Sunday 11 December 2011: Lights on the ground
Presumably simply a bit of Christmas decoration rather than a new installation, but as it's the grounds of the Gallery of Modern Art One it's difficult to tell. There are two jet aircraft engines in the middle of Landform at the moment. Apparently Roger Hiorns work (Untitled (2010) includes the crushed dust of antidepressant drugs inside the two massive engines, echoing back to a previous work - Untitled (2008) in which he pulverised a jet engine into dust. Seeing the two engines lying on the grass in front of the gallery it is difficult not to think of other images of plane crashes and their often incongruous scattered debris, like the plane cockpit after the Lockerbie bombing. Or in fiction, in the film Donnie Darko, when the jet engine crashed into Donnie's bedroom.
All this on a short Sunday afternoon walk from the house, down to the Water of Leith and up through the grounds of the gallery before heading back home. Saw a fox on the path round the back of the gallery. It looked straight back at me for an instant before turning away and disappearing back into the undergrowth at the top of the hill.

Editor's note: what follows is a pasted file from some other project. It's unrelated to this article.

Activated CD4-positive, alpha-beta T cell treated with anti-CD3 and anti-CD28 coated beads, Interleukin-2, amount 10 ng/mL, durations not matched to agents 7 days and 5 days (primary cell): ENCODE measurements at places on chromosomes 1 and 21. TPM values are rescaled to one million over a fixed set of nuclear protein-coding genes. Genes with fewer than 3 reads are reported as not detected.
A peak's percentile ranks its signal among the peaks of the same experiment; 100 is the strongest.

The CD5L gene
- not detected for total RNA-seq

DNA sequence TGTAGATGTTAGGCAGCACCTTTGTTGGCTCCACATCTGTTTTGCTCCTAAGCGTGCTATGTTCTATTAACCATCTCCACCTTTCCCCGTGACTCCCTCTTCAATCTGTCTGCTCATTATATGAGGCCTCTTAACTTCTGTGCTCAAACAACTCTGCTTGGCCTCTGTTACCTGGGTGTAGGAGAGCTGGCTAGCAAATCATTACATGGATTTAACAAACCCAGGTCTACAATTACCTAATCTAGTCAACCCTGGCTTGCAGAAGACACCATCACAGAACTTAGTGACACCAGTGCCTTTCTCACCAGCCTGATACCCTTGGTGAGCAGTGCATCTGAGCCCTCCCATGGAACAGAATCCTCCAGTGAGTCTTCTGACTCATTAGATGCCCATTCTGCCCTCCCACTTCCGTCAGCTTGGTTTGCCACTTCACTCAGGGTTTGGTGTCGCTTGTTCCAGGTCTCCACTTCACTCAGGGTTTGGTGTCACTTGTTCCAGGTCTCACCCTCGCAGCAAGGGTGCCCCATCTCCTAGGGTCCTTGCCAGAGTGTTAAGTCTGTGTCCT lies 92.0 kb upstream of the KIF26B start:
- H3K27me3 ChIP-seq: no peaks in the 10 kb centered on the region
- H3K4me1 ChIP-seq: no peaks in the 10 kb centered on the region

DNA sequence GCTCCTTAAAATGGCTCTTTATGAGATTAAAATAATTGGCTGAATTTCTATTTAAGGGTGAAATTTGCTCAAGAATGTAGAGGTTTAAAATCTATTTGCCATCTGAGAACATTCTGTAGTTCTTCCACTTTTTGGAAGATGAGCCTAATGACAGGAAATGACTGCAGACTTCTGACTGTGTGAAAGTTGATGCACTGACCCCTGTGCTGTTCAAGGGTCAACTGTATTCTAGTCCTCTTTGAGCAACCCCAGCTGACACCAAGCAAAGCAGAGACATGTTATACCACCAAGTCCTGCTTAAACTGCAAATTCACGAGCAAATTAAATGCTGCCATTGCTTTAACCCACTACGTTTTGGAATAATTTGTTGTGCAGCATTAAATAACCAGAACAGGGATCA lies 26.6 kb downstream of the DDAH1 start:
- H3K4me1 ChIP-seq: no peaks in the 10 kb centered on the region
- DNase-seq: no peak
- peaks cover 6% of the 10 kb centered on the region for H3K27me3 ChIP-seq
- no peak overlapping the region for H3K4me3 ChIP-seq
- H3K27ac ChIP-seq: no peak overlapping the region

Earlier in the day we went to Socrates Cafe at the Filmhouse. A smaller group than usual and we had to move to the less salubrious Film Guild room round the back of the building as there was a function on in the cafe bar, but we had a very interesting discussion. The question this time was "Why does it matter if I'll be dead when it happens?" Like many of the more successful questions, it wasn't easy to pin down and the discussion ranged far and wide. For me it is a question that is fundamental to the way we live on this planet. Climate talks have been going on in Durban for two weeks to try and address the way that present day actions are likely to effect the future. But it wasn't just about the environment and climate change. One tangent we headed down considered the role of social housing in countering the rentier class, and the way that Thatcher's attack on social housing in the UK could be said to lie at the root of many of the current problems that plague not just housing but the whole economy. And yet, was it not a brilliant strategy? Extensive social housing kept private rents lower, and limited demand for property. By offering 1980s council tenants the chance to buy their houses at knock-down prices, the restraint on the rentier class - making money without working - was removed by thousands of individual, short term 'goods', at the expense of longer term, common 'bads'. Arguably the housing boom, and bust, that has followed and the skewing of the UK economy, where property and capital is more important than making things, can all be traced back to the sale of public housing. The corruption of the housing market that has featured on TV documentaries this week and the way that the welfare state continues to support low wages and private landlords are merely other consequences of the same thing. We could have continued on for some time on this and other aspects of the question!